Name: Barrett Hayton
Team: Sault Ste. Marie Greyhounds (OHL)
Stats: 63 GP, 21 goals, 39 assists, 60 points, 32 PIMs, +24 plus-minus rating
NHL Central Scouting Ranking: 9th (North American Skaters)
NHL Comparable Player: J.T. Miller
When evaluating hockey prospects ahead of the NHL entry draft, a player’s environment can sometimes make a scout’s job a whole lot harder.
Playing on a weak team with underwhelming teammates can be both a good thing or a bad thing, depending on the circumstance. On one hand, maybe a top prospect on a basement-dwelling club gets a ton of ice time, including both sides of special teams, helping to boost their development. On the other hand, however, playing for a team with no supporting talent and a disastrous system might make a prospect look a lot worse than they really are, especially if roster-wide demoralization and a losing culture set in.
On the flip side, a similar challenge can be found when a top prospect plays on a powerhouse club. Sometimes an elite talent gets buried down a lineup behind older, more experienced players, masking how good they really are. At the same time, and more dangerous for scouts, is that sometimes prospects look a lot better than they really are because they’re being propped up by better players. To use a recent example involving NHLers: does Chris Kunitz average a point-per-game in 2013 or make Canada’s 2014 Olympic team without being stapled to Sidney Crosby’s hip? With all due respect to Kunitz, probably not.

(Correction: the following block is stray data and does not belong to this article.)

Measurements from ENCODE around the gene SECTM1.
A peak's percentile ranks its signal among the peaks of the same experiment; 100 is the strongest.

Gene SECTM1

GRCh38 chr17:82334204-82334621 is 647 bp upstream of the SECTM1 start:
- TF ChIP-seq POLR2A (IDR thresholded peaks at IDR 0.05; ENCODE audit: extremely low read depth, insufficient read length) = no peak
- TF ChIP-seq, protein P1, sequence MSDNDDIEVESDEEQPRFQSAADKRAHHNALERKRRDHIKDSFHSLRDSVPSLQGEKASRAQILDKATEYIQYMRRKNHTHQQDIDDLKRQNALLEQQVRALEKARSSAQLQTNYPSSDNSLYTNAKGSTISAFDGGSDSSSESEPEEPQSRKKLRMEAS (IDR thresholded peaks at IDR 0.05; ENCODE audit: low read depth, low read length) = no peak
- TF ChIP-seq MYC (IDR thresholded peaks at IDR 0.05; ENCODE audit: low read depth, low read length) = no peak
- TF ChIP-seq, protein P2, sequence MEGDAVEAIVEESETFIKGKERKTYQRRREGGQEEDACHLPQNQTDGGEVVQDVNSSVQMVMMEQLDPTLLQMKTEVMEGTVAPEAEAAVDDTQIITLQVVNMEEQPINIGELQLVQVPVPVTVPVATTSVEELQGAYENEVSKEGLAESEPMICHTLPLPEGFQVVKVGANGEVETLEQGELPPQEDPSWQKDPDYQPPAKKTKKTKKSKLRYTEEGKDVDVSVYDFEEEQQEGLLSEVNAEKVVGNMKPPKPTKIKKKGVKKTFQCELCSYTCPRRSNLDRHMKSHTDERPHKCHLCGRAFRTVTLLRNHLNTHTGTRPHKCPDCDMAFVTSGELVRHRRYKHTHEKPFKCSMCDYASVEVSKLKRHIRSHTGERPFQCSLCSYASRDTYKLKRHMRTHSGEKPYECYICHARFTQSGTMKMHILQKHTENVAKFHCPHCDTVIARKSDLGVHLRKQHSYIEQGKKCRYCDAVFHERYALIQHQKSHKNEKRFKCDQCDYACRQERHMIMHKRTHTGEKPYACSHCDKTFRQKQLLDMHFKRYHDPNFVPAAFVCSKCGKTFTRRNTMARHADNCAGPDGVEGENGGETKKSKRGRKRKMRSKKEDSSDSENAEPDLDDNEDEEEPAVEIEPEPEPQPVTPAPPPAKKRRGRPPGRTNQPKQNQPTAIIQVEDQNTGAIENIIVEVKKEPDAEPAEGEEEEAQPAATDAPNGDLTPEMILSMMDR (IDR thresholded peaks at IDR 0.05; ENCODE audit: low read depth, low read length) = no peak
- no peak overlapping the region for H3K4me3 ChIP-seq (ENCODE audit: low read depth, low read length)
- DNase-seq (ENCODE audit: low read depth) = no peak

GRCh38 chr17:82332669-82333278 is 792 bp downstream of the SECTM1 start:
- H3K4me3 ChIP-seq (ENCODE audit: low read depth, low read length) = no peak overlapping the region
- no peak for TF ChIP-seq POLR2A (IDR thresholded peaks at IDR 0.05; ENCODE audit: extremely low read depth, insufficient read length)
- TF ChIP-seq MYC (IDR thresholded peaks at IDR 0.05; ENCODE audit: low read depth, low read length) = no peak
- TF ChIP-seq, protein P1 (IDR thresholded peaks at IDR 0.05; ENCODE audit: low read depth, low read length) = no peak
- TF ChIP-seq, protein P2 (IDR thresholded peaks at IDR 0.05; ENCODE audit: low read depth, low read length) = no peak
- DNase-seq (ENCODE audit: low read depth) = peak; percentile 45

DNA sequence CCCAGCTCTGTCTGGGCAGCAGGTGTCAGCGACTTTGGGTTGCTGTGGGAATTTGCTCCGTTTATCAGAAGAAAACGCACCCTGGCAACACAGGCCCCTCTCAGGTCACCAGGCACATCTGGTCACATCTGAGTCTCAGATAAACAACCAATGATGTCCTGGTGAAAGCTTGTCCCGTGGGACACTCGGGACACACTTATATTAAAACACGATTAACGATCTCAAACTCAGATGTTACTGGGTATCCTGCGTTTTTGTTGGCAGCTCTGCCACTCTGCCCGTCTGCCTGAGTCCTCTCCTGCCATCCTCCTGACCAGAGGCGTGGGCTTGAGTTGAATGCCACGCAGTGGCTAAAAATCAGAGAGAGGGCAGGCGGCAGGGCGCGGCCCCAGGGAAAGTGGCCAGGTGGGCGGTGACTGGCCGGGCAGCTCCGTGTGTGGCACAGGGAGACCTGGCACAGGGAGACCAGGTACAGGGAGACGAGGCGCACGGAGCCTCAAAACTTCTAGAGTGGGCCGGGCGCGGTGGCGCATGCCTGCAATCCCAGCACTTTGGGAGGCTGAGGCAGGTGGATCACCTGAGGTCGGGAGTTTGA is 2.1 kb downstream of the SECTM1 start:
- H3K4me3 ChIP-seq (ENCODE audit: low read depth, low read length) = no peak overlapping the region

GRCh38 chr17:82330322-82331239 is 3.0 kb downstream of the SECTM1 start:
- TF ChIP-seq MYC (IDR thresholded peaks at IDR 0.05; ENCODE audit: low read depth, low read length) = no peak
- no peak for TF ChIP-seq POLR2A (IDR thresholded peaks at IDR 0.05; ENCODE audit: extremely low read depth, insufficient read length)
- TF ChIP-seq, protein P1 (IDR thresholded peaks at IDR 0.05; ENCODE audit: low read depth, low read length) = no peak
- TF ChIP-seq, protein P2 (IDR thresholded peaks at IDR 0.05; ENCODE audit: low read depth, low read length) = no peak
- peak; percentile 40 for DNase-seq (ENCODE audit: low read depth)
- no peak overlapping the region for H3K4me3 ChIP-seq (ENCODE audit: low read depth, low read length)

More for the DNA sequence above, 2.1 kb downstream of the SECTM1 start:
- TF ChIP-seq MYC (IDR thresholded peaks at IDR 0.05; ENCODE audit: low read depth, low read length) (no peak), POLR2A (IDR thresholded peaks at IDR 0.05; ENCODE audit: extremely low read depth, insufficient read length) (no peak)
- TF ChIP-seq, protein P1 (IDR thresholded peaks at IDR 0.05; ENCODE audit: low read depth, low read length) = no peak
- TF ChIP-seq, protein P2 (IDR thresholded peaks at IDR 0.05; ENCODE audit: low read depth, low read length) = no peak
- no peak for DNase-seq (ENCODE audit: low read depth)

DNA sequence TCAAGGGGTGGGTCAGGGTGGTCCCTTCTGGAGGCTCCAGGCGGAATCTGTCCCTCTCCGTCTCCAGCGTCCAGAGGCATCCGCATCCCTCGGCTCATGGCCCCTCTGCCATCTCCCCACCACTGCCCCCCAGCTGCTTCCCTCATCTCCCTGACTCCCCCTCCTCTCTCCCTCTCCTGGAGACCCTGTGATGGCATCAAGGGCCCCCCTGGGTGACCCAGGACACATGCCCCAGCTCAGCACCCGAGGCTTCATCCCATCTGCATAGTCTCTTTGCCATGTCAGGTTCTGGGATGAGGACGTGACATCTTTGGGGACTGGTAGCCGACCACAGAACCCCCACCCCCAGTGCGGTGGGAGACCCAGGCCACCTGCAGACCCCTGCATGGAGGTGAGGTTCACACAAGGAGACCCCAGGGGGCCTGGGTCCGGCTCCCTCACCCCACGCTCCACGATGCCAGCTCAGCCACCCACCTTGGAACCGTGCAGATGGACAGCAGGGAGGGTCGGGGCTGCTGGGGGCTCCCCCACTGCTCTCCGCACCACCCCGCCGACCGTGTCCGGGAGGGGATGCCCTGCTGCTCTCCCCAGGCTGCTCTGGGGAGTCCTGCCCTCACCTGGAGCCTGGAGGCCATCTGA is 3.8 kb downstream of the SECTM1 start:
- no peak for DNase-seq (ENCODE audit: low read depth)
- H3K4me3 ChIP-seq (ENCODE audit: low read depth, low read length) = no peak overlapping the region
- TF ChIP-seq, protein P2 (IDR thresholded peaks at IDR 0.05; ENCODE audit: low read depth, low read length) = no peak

Separating a player from these sorts of environments and determining how good they really are (or aren’t) is an essential, but often challenging, task.
Few prospects eligible for the 2018 NHL Entry Draft represent this challenge quite like center Barrett Hayton.
First, let’s start with who Hayton is as a player. At roughly 6’1” and 190 pounds, Hayton’s dimensions might not make him seem particularly big, but he still manages to play an impressive power game. He’s stocky and strong, a guy who wins a lot of pucks in board battles and is hard to box out of high-danger scoring areas. He has a natural chip on his shoulder and loves to play a physical game, not so much as an open-ice hitter, but moreso as a guy who trades paint, leans into opponents and isn’t afraid to get his hands dirty when fighting for pucks.